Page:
I believe that taking the Ellis Island approach to building and supporting a WHS will only result in frequent visits to this forum and Microsoft support.

    Tuesday, December 4, 2007 2:44 PM
  • First, you have a misconception that I'd like to straighten out. Large system disks don't "confuse" Windows Home Server. And while smaller system disks may hamper very large transfers, they won't cripple the system until you get down close to the minimum spec. (And even then, you may find that normal use of your server isn't impacted, just initial loading.)

    Microsoft recommends that you use your largest disk as your system disk. If that's a 1 TB disk, that is still the recommendation. Your system disk, if you have multiple disks, will be used for several things.
    • It will function as a "landing zone" for files copied to your server (the actual files get written to the secondary disks, but the tombstones start out as large as the file itself).
    • It can be used to store files in shares flagged for duplication, if there's no room for those files on other disks.
    • It can be used to store components of the backup database, if there is no room on other disks.
    That's all theory. In reality, you can make do perfectly well with a system disk that's smaller than other disks in your system, as long as it's "large enough" and there's plenty of free space in your storage pool. "Large enough" is a nebulous concept, but in general the system disk needs to be large enough to hold all the data you're likely to copy to WHS in a reasonable period of time (several hours to a day). For most people, I think that's in the range of 300-400 GB. (A 500 GB drive is in the "sweet spot" for price per GB today, so 500 GB is probably preferable.)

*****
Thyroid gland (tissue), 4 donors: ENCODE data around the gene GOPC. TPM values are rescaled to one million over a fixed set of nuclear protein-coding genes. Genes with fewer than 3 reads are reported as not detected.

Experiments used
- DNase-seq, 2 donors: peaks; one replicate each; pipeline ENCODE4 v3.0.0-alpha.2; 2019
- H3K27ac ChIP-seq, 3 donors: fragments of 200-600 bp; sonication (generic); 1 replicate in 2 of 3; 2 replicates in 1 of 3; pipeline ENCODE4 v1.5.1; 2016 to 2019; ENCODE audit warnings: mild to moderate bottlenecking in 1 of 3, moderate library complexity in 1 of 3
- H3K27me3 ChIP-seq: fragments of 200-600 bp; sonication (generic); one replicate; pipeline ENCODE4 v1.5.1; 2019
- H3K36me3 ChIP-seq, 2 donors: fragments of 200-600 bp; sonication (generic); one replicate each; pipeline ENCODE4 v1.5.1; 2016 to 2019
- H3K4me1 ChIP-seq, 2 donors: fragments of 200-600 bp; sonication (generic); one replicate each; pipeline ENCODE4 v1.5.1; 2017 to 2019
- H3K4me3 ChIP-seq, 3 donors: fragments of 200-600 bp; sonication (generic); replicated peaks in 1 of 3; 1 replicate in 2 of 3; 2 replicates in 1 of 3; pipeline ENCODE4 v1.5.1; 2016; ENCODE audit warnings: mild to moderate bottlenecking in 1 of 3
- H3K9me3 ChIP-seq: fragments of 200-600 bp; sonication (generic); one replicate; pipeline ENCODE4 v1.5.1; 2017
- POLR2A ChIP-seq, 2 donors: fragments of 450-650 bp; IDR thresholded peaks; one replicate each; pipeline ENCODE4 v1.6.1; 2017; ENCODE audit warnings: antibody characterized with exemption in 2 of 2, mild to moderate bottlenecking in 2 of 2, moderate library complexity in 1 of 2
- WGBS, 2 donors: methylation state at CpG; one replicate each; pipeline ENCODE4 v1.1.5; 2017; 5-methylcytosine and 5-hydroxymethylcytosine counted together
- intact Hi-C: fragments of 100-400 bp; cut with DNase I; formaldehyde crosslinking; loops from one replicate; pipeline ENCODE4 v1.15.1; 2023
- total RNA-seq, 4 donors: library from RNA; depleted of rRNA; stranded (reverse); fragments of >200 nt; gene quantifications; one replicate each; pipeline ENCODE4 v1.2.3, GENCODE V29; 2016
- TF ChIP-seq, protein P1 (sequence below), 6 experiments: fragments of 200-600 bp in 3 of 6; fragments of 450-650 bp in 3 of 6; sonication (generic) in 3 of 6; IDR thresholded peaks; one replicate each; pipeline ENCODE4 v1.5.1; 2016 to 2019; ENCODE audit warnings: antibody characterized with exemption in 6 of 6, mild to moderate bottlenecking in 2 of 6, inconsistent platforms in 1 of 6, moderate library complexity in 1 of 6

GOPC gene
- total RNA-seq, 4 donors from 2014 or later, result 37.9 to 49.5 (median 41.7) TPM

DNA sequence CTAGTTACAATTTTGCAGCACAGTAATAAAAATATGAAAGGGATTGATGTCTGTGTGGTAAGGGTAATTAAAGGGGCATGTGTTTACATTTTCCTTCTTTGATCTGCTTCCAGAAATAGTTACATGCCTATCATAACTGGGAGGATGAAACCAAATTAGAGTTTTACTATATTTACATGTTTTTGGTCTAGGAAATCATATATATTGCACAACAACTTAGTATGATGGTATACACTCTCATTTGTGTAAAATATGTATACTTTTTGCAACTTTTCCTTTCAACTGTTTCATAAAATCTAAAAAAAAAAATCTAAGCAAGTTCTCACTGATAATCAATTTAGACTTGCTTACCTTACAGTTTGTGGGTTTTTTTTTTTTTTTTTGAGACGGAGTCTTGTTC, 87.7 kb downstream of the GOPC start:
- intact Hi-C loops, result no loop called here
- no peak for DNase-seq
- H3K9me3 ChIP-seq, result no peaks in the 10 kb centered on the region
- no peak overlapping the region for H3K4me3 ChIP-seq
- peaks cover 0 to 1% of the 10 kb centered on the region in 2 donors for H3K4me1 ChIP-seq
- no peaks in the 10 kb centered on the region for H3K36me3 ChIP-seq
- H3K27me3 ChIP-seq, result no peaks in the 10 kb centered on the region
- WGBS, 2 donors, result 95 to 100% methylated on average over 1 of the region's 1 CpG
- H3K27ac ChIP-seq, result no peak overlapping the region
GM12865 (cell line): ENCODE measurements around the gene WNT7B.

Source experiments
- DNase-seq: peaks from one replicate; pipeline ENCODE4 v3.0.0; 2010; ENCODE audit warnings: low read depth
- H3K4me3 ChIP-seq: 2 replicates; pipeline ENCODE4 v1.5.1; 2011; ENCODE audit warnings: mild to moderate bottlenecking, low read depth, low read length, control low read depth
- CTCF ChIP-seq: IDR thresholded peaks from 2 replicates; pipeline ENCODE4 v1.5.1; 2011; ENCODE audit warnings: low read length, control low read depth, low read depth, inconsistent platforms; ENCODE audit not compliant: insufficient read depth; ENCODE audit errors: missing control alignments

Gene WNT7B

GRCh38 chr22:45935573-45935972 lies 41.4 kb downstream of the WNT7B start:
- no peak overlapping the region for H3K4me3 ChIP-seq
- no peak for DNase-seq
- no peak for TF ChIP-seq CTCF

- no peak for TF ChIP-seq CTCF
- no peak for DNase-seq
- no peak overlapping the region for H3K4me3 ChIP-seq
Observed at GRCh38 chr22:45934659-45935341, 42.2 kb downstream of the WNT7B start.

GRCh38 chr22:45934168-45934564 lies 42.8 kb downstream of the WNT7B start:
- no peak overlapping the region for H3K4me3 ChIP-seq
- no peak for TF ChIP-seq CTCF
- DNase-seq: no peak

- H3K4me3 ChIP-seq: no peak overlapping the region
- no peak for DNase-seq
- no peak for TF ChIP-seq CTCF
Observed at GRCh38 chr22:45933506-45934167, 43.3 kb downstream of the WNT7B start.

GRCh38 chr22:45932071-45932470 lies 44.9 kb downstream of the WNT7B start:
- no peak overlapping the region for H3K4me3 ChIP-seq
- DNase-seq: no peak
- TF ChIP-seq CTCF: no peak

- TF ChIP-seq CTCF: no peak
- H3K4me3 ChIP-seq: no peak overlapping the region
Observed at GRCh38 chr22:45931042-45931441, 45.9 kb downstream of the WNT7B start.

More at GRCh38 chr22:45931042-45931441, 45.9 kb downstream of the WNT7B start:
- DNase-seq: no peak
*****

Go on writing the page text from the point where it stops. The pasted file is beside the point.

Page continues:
As for the question of SATA vs. PATA, there's no real advantage to a SATA drive today. There's no consumer drive that can sustain a transfer rate high enough to saturate the PATA bus, and other issues will prevent you from seeing the full performance of either technology in a network file server. So choose whichever technology suits your needs.

    Tuesday, December 4, 2007 5:01 PM
    Moderator
  •  

    Cheers Ken,

     

    I sort of knew what yousaid..

     

    But your style of explaining made it much easier to understand, if that makes sense, so I thnk you.

     

    To behonest, I might  re-install with a 500 GB PATA drive, if for no other reason than it frees up a SATA port for other uses.

     

    My aim for the WHS system is to act as both a back up system, a server and a NAS, hence why I chose a motherbaord wiith 10 SATA connections!!

     

    But I want to use two or three of these SATA as DVD ripped HDD...

     

    Adrian

    Tuesday, December 4, 2007 7:02 PM
  • I have a question related to this topic. Is it recommended you mix SATA and PATA drives in the same machine?

     

    The motherboard I'm going to use for my Home Server has 2 SATA ports and 1 IDE port. I plan on purchasing 2 SATA drives (in the 320-500GB range) and I already have a 250G IDE HD I'd like to make use of in this machine. If I put in the 250G as the master and my DVD drive as the slave on the IDE port and install the 2 SATA drives will this cause any conflcts? Any recommendation on which drive should be my primary?

    Wednesday, December 12, 2007 4:23 PM
  • I am runnning these drives

     

    160Gb PATA (system drive)

    250Gb SATA

    40Gb PATA (came with the machine)

     

    I have had no disk related issues with WHS so I know you can mix SATA and PATA.

     

    Hope this helps!

     

    DF2

    Thursday, December 13, 2007 1:54 AM
  • Thanks for the input. I figured as such but always good to know for sure.

     

    Thursday, December 13, 2007 2:22 AM